In short, sensory overload isn’t that big of a problem compared to information overload because our brains evolved using our senses first and in turn has had since our creation to develop, where as language and the sharing of information is still relatively new and is still developing due to the increase in the amount of information sharing that we do today[5]. Information overload is something we as humans are still having to deal with and should be separated from sensory overload which the majority of us never have to deal with. Though the two are at the roots the same problem of not being able to handle information being presented to the brain, the separation needs to occur because of the fundamental, cognitive difference.

I bring up this separation, not simply to clarify however. I bring it up because after researching the history of inspiration overload, I’ve come to a conclusion, or more so a hypothesis.

It can be stated fairly easy that inspiration overload is just a child to information overload. That is to say, not a problem all of its own, but a sub-problem to a larger, more generic one. For this reason, the history of inspiration overload is harder to uncover because it is only experienced by a handful of a population experiencing a more generic problem we call information overload. So following logic, we can say that the true history of inspiration overload is just the history of information overload, and then we could stop there by saying that information overload stems from producing more information as a society than we can obtain as individuals, but I don’t think that it’s fair to cut it off so superficially.

As stated earlier, the literates of the late 1400’s were in the same situation as we are now informationally speaking, (if I may make up a word) but the information overload they experienced eventually settled as they found ways to deal with it as a society. Five hundred years later no one would say that the printing press was detrimental in any way and today people even complain that not enough books are being read because the newer generations undervalue them. Society as a whole, our brains, learned to deal with that extra information to the point that printed literature is now an essential to academia, entertainment, and correspondence.

Following the same trend though, sensory overload shouldn’t be separated as a different clinical problem, but instead should be considered a more basic, fundamental problem derived from the same process of dealing with information. The key here, and also my hypothesis, is that sensory overload comes before inspirational and informational overload historically speaking. Sure it still happens, but usually due to other conditions such as autism or asperger’s[6][7]. But like the article at Infogineering.net says, our brain is very good at dealing with those senses because it has been for as long as we’ve had them. Prehistoric humans were probably much more susceptible to sensory overload than we are. If inspirational overload is the child to information overload, sensory overload is its great, great, great, great, great, great grandfather.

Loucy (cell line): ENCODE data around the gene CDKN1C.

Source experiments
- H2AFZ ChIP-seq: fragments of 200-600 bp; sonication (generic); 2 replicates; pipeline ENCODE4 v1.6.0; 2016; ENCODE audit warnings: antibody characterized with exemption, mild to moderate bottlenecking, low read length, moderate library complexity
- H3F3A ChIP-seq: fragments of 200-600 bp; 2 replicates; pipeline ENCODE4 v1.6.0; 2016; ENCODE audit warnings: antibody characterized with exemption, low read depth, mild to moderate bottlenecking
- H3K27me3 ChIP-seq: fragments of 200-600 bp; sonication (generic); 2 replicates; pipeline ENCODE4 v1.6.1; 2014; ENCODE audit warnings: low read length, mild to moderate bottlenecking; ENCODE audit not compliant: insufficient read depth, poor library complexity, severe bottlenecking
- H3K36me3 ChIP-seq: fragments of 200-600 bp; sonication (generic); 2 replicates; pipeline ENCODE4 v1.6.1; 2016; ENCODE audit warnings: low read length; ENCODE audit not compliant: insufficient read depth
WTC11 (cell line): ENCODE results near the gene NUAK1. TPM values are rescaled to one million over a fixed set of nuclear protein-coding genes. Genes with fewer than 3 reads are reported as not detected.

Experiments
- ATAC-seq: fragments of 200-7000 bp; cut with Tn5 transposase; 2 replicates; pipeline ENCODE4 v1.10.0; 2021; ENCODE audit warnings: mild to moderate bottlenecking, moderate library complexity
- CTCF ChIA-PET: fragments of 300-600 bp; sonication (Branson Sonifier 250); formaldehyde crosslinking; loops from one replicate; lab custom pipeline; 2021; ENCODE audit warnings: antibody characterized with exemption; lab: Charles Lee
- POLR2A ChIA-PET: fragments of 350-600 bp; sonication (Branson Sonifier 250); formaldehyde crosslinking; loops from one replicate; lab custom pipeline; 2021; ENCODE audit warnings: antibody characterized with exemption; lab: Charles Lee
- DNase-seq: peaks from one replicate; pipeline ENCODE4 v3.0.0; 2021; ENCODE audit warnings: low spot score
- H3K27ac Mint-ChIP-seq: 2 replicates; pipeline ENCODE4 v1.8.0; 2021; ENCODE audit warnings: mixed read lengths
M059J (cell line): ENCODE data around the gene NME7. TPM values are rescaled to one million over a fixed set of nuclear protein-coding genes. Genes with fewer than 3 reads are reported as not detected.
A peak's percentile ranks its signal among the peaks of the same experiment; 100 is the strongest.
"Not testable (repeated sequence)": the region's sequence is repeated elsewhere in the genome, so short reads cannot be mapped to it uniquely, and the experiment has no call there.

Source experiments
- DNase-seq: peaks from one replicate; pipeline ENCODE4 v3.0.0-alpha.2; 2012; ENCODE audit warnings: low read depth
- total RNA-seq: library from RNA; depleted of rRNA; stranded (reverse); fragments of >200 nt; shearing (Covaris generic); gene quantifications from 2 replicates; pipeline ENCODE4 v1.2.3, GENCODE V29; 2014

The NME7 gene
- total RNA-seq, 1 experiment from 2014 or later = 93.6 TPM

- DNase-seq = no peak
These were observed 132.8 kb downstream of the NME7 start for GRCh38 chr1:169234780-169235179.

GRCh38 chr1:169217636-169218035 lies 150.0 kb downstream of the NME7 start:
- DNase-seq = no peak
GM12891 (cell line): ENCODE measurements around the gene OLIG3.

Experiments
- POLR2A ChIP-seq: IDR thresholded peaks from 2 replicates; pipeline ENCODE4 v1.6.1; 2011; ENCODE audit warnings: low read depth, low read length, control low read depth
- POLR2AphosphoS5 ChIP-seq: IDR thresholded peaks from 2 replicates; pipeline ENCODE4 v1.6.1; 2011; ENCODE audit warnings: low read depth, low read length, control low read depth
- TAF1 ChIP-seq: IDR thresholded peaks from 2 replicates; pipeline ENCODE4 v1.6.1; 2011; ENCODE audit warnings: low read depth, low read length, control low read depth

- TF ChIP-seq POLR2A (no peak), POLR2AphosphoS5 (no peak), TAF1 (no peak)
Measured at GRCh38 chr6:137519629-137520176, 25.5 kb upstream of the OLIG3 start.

Regardless of my ending hypothesis, which is my own personal speculation, the history of inspiration overload is much more clear to see once coupled with information overload. How we continue to deal with it given this new path to research, however, is up to us. In another 600 years, will this information, and subsequently inspiration, overload be long forgotten in the wake of how we decide to deal with it? I sure hope so. What do you think?

 

 

Works Cited:
1.Ursillo, D. (2011, Fall). Inspiration Overload and the Ever-Important Exhale [Web log post]. Retrieved from Change Your Thoughts Change Your Life: http://www.stevenaitchison.co.uk/blog/ inspiration-overload-and-the-ever-important-exhale/

2.information overload. (n.d.). Retrieved from http://dictionary.reference.com/browse/ information+overload

3.Blair, A. (2010, November 28). Information overload, the early years [Web log post]. Retrieved from http://articles.boston.com/2010-11-28/news/29293435_1_information-overload-books-nicholas-carr

4.sensory overload. (n.d.). Retrieved from http://dictionary.reference.com/browse/ sensory+overload

5.Understanding Information Overload. (n.d.). Retrieved November 29, 2011, from http://www.infogineering.net/understanding-information-overload.htm

6.Irlen, H. (1998). Autism / Asperger Syndrome & the Irlen Method. Retrieved from Perceptual Development Corp website: http://irlen.com/index.php?id=70

7.Vries, J. D. (2007). Asperger Sensory Overload. Retrieved from http://www.asperger-advice.com/ asperger-sensory-overload.html